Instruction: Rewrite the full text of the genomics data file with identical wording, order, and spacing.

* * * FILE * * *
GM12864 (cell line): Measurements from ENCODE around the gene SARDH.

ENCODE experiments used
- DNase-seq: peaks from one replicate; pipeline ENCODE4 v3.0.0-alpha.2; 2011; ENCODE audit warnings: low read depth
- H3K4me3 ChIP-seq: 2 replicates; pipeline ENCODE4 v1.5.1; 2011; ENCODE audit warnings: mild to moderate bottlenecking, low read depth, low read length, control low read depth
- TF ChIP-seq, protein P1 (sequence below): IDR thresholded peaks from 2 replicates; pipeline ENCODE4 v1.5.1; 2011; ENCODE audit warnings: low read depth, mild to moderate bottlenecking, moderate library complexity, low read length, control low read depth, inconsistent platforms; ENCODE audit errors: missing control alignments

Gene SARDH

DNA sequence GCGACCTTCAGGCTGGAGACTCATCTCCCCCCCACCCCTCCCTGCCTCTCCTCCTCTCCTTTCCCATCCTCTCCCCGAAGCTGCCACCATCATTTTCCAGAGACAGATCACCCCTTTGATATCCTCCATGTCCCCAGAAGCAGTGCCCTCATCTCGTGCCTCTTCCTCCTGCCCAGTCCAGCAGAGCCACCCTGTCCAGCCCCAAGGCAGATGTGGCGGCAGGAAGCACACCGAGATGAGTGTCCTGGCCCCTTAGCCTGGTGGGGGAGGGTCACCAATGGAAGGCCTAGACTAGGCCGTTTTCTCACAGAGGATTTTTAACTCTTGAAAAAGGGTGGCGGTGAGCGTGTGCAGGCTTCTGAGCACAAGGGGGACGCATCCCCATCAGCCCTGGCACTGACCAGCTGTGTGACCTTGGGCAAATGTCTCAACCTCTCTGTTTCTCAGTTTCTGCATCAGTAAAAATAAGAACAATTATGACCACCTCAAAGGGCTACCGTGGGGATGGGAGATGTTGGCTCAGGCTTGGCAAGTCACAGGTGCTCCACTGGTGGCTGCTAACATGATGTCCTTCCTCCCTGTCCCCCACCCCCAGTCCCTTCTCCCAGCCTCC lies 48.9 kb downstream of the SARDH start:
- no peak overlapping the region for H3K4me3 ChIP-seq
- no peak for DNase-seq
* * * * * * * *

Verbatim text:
GM12864 (cell line): Measurements from ENCODE around the gene SARDH.

ENCODE experiments used
- DNase-seq: peaks from one replicate; pipeline ENCODE4 v3.0.0-alpha.2; 2011; ENCODE audit warnings: low read depth
- H3K4me3 ChIP-seq: 2 replicates; pipeline ENCODE4 v1.5.1; 2011; ENCODE audit warnings: mild to moderate bottlenecking, low read depth, low read length, control low read depth
- TF ChIP-seq, protein P1 (sequence below): IDR thresholded peaks from 2 replicates; pipeline ENCODE4 v1.5.1; 2011; ENCODE audit warnings: low read depth, mild to moderate bottlenecking, moderate library complexity, low read length, control low read depth, inconsistent platforms; ENCODE audit errors: missing control alignments

Gene SARDH

DNA sequence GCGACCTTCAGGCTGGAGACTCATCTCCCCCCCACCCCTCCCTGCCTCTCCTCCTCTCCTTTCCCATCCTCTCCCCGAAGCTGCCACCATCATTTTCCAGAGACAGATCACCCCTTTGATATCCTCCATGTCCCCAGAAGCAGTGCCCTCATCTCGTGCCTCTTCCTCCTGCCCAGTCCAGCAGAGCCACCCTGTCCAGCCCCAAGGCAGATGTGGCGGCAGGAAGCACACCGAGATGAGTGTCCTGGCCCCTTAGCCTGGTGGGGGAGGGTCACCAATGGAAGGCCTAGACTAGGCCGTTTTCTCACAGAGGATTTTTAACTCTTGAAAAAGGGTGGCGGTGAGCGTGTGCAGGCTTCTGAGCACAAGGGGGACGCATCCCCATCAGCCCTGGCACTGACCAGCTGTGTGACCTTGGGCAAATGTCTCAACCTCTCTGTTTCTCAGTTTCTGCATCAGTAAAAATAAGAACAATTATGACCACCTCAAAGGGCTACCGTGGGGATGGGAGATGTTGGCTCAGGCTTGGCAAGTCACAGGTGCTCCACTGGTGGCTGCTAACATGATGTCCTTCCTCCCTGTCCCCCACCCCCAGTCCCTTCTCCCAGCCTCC lies 48.9 kb downstream of the SARDH start:
- no peak overlapping the region for H3K4me3 ChIP-seq
- no peak for DNase-seq